Thursday, November 28, 2019

Happy Thanksgiving: Courtesy of Pabst Blue Ribbon

by: Daniel Cano                                                                        
Too little gratitude for a lifetime of labor
I was in my twenties the first time my dad told me this story. Of course, I heard it many times over the years, and it’s always stayed with me. In some ways, it’s helped me understand a lot about people and culture, about looking forward instead of looking backwards, about being too conservative or too liberal.

So the story goes. My dad, his cousin Aurelio (AKA Ted), and some other relatives were doing some construction work in the Hollywood Hills, remodeling a home for a well-known movie director. They often did side jobs on weekends to earn extra money. My dad and his relatives were union men, Plasters and Hod Carriers Local 300. Mostly, they worked on commercial buildings throughout L.A. the San Fernando Valley, and the South Bay.

On this particular job, my dad and Ted took care of the interior plastering while the others worked on the exterior. The director’s home was modern, flat-multi-level roofs and many large plate glass windows, eccentric, more Frank Gehry than Frank Lloyd Wright. The movie man had a fine view of the L.A. skyline.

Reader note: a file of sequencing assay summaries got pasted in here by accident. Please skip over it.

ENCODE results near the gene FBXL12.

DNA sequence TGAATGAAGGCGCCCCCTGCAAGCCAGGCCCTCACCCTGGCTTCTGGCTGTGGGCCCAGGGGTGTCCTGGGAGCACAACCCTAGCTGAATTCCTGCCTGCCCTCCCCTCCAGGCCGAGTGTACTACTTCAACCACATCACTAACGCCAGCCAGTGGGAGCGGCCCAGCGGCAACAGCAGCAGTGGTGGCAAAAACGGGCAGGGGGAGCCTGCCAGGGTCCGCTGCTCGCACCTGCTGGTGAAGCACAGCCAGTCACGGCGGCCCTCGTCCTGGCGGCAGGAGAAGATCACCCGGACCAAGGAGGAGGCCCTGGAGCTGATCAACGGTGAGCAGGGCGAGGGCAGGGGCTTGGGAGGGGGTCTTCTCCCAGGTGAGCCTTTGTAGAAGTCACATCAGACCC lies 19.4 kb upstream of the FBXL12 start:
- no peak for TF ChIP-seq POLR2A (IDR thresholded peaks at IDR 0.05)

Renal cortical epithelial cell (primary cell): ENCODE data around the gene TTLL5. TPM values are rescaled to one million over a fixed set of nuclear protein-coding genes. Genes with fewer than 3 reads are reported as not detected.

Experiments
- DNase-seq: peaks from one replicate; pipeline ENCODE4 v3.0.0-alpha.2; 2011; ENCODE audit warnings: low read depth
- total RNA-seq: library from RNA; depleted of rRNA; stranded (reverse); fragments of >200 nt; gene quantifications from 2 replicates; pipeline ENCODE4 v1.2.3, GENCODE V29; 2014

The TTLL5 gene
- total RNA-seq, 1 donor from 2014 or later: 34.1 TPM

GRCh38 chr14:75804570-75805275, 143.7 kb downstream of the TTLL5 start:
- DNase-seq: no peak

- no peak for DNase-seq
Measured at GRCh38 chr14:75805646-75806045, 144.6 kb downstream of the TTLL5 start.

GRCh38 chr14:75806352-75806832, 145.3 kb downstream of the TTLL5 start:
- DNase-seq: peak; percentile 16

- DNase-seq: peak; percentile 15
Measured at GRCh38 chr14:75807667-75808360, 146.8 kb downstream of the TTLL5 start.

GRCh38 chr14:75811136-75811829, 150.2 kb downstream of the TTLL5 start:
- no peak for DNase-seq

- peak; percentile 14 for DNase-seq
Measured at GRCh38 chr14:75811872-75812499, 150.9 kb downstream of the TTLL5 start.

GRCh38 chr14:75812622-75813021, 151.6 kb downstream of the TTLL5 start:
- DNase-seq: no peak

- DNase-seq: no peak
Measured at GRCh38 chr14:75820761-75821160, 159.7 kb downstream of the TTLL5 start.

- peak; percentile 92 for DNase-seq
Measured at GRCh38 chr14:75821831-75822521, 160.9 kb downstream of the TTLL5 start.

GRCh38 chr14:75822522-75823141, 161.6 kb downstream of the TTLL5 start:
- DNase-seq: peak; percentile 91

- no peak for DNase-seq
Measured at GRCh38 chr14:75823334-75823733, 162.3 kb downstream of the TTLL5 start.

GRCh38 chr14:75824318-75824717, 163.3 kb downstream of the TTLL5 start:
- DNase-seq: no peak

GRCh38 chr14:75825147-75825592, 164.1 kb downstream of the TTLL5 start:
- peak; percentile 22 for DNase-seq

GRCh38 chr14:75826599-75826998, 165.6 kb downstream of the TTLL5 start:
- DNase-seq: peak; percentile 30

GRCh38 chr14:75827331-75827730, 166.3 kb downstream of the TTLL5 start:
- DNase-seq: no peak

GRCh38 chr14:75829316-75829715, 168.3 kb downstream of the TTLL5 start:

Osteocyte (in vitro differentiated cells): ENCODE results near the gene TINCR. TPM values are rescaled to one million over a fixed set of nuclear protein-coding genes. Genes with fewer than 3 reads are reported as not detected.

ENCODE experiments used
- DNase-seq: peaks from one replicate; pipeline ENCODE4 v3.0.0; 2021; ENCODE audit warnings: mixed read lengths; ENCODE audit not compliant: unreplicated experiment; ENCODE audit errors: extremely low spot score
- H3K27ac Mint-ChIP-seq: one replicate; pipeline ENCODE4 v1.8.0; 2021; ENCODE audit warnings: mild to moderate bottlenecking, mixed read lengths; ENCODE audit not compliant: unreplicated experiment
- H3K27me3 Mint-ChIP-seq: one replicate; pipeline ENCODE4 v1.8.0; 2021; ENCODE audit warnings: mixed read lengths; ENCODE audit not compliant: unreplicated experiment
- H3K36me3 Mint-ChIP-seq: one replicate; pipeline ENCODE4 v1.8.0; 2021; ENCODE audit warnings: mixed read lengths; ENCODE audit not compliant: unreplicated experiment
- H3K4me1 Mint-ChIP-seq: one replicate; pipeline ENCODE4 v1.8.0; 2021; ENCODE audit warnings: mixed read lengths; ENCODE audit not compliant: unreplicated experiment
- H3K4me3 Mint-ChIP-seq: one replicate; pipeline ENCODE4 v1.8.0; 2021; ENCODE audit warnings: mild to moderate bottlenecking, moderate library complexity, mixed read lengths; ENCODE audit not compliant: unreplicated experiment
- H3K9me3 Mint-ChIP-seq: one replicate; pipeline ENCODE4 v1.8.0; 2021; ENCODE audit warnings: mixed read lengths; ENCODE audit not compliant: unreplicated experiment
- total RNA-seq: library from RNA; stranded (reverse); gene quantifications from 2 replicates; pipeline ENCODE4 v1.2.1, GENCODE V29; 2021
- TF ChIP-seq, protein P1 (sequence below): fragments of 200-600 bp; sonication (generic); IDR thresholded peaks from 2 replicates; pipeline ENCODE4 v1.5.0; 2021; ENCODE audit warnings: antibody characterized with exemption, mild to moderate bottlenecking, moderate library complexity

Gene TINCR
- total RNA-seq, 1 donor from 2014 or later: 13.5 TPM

He was still living upstairs while the work was being completed downstairs. One morning, he descended the stairs in his robe, his eyes bloodshot, and his hair a mess, a rough night. My dad and Ted were finishing the den. The cement on the walls had already dried. The director made it clear that these walls were important, focal points, since he did most of his socializing in this room.

They had applied the final coat of stucco, the smooth surface over the cement. The director told them he’d been thinking. He'd decided he didn’t want a smooth surface on the den walls, maybe something more stylish, but he wasn’t quite sure what. My dad and Ted looked at each other. Most walls they completed had smooth surfaces, ready for the painters’ rollers.

The director said he wanted something modern, more textured but not traditional Mexican texture he’d seen in other homes. He asked if they could show him some samples. This stumped my dad and Ted. “What samples? It was either smooth or a little texture.”

The job had been moving along, and they were nearly finished with their part. The last thing they wanted was a client to start making last minute changes. A lot of other workers would have finished, cleaned up and left. Time was money, but the two started tossing around ideas.

The stucco on the wall was sill soft, so Ted began experimenting. He took a trowel called a float, used on rough, exterior walls. He started making different designs. “That’s nice, but no, that’s not it,” the director would say after each attempt. Like teachers with erasers, Ted and my dad would take his trowel, wipe away the markings, and smoothen the wall again. They were in new territory here.

Ted would go outside to the pickup truck and return with a different trowel, ones used for sidewalks and patios, not interior walls, ones with beveled or serrated edges, but whatever he tried, the director would say, “Yeah, better, but that’s still not it."